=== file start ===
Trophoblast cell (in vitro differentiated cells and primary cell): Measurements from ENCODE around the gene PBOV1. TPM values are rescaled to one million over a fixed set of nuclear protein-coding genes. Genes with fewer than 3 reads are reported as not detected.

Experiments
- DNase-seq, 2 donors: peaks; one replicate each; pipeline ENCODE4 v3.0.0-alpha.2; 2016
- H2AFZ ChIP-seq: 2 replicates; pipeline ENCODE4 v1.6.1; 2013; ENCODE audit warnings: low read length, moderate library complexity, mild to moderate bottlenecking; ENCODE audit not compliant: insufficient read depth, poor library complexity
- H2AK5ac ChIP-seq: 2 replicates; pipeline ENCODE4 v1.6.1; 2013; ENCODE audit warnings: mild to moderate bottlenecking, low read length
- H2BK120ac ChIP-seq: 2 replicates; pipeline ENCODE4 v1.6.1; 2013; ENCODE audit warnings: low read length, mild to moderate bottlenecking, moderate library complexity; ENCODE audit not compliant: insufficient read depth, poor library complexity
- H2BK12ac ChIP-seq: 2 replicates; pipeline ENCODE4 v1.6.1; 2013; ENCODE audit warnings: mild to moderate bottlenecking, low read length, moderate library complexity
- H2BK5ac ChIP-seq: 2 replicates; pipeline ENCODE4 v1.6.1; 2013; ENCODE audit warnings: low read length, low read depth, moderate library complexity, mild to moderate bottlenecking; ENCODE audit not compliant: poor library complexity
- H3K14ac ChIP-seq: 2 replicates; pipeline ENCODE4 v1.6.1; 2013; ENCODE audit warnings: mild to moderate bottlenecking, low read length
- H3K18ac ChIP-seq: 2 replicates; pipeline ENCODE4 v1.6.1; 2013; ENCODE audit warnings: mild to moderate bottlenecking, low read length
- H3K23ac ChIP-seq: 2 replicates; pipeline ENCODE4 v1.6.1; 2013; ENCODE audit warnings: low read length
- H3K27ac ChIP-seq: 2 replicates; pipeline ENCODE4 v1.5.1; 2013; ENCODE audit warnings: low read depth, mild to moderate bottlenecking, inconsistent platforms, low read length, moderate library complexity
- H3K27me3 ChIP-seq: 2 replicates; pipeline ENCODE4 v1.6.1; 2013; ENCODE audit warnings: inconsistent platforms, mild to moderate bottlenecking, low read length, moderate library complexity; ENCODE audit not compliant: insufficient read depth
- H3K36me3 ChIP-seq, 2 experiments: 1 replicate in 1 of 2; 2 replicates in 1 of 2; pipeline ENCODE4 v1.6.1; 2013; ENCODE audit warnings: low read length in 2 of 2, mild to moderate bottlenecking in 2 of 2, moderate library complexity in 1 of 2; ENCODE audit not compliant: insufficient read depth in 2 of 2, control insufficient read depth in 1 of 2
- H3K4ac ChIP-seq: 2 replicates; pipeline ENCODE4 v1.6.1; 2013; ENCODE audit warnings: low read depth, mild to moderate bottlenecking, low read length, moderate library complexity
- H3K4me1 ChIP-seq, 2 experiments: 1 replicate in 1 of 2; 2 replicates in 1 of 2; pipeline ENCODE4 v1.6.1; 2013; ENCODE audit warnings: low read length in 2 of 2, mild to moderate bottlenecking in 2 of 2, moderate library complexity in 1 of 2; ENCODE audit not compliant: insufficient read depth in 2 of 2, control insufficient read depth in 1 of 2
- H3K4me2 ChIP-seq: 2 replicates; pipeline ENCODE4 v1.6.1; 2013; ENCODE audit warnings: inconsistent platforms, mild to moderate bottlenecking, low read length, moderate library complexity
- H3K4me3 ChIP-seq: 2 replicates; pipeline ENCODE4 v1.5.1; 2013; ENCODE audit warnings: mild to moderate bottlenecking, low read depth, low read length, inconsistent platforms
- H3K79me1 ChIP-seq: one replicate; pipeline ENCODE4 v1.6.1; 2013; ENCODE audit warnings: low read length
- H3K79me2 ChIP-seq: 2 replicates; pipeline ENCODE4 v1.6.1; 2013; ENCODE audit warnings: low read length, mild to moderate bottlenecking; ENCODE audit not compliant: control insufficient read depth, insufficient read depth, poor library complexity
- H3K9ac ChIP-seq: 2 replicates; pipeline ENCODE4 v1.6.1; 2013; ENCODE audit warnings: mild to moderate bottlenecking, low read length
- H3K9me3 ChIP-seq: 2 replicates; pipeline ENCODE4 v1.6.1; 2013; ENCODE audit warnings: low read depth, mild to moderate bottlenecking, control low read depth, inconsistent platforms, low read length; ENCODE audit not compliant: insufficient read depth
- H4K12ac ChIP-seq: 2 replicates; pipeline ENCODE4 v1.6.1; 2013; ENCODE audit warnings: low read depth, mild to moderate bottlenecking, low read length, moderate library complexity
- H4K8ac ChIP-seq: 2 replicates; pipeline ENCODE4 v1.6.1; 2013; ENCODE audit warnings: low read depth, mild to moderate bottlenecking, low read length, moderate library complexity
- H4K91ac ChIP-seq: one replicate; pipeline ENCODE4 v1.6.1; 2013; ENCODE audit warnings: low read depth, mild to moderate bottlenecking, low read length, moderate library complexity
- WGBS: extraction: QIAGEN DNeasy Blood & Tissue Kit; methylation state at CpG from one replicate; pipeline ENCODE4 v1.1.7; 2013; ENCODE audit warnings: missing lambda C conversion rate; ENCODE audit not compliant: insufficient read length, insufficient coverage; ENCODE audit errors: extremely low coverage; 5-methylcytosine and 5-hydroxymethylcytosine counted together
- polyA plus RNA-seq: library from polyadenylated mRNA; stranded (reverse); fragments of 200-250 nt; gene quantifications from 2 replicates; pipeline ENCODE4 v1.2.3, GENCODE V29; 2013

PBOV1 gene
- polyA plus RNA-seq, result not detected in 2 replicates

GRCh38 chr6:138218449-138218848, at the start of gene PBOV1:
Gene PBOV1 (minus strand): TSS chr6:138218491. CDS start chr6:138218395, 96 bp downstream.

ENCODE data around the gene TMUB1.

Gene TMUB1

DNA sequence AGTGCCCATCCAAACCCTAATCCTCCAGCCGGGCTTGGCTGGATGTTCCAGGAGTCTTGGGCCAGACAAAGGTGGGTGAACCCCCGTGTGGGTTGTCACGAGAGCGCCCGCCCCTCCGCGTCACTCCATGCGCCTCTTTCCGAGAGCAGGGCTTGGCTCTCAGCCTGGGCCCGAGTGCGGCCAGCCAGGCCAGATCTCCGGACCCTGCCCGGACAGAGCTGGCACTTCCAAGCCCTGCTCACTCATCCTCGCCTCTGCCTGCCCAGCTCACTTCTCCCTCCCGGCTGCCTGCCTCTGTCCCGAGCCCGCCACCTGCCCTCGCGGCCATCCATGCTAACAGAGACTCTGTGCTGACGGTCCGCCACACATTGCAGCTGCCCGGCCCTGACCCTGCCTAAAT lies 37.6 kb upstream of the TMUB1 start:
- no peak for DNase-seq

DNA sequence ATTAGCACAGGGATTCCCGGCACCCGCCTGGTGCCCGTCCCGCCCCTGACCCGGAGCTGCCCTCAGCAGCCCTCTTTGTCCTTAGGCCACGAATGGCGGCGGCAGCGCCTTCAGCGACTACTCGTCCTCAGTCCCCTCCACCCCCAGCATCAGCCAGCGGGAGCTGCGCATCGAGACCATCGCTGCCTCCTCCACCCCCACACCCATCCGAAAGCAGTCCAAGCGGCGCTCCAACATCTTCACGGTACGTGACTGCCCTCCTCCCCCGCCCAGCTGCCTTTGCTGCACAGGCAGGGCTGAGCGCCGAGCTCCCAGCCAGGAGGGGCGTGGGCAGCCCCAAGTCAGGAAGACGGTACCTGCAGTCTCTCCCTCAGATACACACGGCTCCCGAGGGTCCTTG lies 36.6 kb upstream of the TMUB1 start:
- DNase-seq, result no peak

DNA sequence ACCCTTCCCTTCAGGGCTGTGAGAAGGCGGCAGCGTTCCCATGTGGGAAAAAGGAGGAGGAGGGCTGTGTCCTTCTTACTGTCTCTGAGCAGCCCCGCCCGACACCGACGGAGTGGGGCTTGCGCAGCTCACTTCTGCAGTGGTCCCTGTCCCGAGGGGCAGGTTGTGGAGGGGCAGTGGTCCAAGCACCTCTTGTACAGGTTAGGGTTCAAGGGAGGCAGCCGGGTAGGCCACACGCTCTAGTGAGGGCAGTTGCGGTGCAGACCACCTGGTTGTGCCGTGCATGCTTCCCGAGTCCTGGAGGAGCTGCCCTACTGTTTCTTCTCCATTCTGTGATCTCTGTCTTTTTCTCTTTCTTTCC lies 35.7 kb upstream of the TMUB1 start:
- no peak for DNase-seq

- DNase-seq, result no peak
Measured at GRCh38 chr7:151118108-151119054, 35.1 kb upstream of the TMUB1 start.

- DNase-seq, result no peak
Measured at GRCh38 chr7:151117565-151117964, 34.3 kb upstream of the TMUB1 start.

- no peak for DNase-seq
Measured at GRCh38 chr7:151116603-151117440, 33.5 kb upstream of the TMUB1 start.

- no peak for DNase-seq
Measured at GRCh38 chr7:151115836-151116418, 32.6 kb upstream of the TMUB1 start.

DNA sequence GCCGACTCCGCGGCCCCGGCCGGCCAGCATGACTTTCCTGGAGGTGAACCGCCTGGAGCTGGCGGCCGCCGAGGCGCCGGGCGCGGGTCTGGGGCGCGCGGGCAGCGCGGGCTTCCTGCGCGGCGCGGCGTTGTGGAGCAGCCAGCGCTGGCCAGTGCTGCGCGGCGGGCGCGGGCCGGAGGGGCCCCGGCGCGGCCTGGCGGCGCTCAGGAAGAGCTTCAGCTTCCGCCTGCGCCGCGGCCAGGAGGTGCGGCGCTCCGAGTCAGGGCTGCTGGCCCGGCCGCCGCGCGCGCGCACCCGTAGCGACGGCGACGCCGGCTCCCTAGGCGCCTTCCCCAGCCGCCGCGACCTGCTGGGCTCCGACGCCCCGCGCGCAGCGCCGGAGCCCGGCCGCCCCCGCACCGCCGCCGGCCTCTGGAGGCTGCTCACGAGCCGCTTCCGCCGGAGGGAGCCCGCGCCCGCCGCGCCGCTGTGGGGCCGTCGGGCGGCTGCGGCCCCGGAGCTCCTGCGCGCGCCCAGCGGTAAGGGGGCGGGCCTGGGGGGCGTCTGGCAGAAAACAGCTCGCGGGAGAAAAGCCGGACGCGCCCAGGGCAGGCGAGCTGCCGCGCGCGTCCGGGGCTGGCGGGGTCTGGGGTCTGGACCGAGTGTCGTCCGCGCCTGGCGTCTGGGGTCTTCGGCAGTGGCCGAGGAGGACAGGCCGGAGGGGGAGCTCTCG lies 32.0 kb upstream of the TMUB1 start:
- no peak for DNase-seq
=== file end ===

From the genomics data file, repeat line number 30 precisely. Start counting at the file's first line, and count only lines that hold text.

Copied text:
GRCh38 chr6:138218449-138218848, at the start of gene PBOV1: